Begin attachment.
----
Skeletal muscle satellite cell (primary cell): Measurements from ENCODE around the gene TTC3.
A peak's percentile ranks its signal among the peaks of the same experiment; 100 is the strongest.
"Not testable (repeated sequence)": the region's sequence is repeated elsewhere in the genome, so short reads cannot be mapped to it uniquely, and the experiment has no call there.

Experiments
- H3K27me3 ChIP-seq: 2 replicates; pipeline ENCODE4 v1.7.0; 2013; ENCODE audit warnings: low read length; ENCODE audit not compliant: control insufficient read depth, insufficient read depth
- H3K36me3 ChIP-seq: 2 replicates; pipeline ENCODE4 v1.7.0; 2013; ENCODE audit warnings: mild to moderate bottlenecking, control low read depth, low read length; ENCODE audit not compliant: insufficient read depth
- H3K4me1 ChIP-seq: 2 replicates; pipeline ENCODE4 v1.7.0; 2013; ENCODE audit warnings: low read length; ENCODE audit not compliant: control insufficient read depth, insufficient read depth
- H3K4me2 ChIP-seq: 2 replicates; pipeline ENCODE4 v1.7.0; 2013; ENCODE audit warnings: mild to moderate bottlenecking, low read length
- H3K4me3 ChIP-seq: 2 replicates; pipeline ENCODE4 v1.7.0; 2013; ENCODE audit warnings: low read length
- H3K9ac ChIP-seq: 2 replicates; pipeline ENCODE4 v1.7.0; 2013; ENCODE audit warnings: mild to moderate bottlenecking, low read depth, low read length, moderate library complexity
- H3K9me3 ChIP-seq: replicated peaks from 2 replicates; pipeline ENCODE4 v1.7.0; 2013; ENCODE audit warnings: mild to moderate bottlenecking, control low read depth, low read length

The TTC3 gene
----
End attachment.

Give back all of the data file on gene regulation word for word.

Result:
Skeletal muscle satellite cell (primary cell): Measurements from ENCODE around the gene TTC3.
A peak's percentile ranks its signal among the peaks of the same experiment; 100 is the strongest.
"Not testable (repeated sequence)": the region's sequence is repeated elsewhere in the genome, so short reads cannot be mapped to it uniquely, and the experiment has no call there.

Experiments
- H3K27me3 ChIP-seq: 2 replicates; pipeline ENCODE4 v1.7.0; 2013; ENCODE audit warnings: low read length; ENCODE audit not compliant: control insufficient read depth, insufficient read depth
- H3K36me3 ChIP-seq: 2 replicates; pipeline ENCODE4 v1.7.0; 2013; ENCODE audit warnings: mild to moderate bottlenecking, control low read depth, low read length; ENCODE audit not compliant: insufficient read depth
- H3K4me1 ChIP-seq: 2 replicates; pipeline ENCODE4 v1.7.0; 2013; ENCODE audit warnings: low read length; ENCODE audit not compliant: control insufficient read depth, insufficient read depth
- H3K4me2 ChIP-seq: 2 replicates; pipeline ENCODE4 v1.7.0; 2013; ENCODE audit warnings: mild to moderate bottlenecking, low read length
- H3K4me3 ChIP-seq: 2 replicates; pipeline ENCODE4 v1.7.0; 2013; ENCODE audit warnings: low read length
- H3K9ac ChIP-seq: 2 replicates; pipeline ENCODE4 v1.7.0; 2013; ENCODE audit warnings: mild to moderate bottlenecking, low read depth, low read length, moderate library complexity
- H3K9me3 ChIP-seq: replicated peaks from 2 replicates; pipeline ENCODE4 v1.7.0; 2013; ENCODE audit warnings: mild to moderate bottlenecking, control low read depth, low read length

The TTC3 gene